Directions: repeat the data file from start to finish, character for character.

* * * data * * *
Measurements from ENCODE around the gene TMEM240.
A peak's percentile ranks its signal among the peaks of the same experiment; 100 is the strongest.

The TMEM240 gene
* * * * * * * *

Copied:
Measurements from ENCODE around the gene TMEM240.
A peak's percentile ranks its signal among the peaks of the same experiment; 100 is the strongest.

The TMEM240 gene